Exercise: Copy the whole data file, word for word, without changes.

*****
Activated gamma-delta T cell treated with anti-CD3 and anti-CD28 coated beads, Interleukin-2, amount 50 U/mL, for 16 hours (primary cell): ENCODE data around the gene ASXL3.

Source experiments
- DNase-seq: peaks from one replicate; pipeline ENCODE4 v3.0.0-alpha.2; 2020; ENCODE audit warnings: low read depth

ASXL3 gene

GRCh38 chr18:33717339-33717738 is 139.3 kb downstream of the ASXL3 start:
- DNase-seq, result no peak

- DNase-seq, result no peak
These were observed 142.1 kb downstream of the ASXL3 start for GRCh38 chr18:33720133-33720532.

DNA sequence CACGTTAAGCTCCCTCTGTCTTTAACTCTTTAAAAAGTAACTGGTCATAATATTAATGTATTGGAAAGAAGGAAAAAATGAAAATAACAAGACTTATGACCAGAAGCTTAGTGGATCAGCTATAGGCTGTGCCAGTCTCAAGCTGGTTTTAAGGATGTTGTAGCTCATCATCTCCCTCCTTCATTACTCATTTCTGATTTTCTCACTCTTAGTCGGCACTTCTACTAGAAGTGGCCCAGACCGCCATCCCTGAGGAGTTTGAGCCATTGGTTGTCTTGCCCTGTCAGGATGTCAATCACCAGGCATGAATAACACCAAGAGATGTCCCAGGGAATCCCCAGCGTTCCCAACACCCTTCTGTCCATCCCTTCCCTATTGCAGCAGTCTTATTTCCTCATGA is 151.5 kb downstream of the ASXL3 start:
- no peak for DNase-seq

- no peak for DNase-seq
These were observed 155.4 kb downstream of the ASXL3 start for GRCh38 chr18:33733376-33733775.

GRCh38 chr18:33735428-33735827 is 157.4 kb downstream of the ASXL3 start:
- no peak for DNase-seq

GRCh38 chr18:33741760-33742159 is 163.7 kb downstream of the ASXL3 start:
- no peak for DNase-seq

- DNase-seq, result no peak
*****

Activated gamma-delta T cell treated with anti-CD3 and anti-CD28 coated beads, Interleukin-2, amount 50 U/mL, for 16 hours (primary cell): ENCODE data around the gene ASXL3.

Source experiments
- DNase-seq: peaks from one replicate; pipeline ENCODE4 v3.0.0-alpha.2; 2020; ENCODE audit warnings: low read depth

ASXL3 gene

GRCh38 chr18:33717339-33717738 is 139.3 kb downstream of the ASXL3 start:
- DNase-seq, result no peak

- DNase-seq, result no peak
These were observed 142.1 kb downstream of the ASXL3 start for GRCh38 chr18:33720133-33720532.

DNA sequence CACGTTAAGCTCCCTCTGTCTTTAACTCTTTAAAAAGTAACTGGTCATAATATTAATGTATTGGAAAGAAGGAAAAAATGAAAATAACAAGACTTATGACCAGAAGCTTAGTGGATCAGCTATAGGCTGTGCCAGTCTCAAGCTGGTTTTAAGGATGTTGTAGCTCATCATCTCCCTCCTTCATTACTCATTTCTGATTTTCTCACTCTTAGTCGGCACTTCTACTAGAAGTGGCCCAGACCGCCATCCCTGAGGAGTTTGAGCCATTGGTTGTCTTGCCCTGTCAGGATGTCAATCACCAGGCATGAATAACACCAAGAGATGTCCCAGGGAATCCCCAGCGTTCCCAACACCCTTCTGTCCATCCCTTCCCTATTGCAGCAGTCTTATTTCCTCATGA is 151.5 kb downstream of the ASXL3 start:
- no peak for DNase-seq

- no peak for DNase-seq
These were observed 155.4 kb downstream of the ASXL3 start for GRCh38 chr18:33733376-33733775.

GRCh38 chr18:33735428-33735827 is 157.4 kb downstream of the ASXL3 start:
- no peak for DNase-seq

GRCh38 chr18:33741760-33742159 is 163.7 kb downstream of the ASXL3 start:
- no peak for DNase-seq

- DNase-seq, result no peak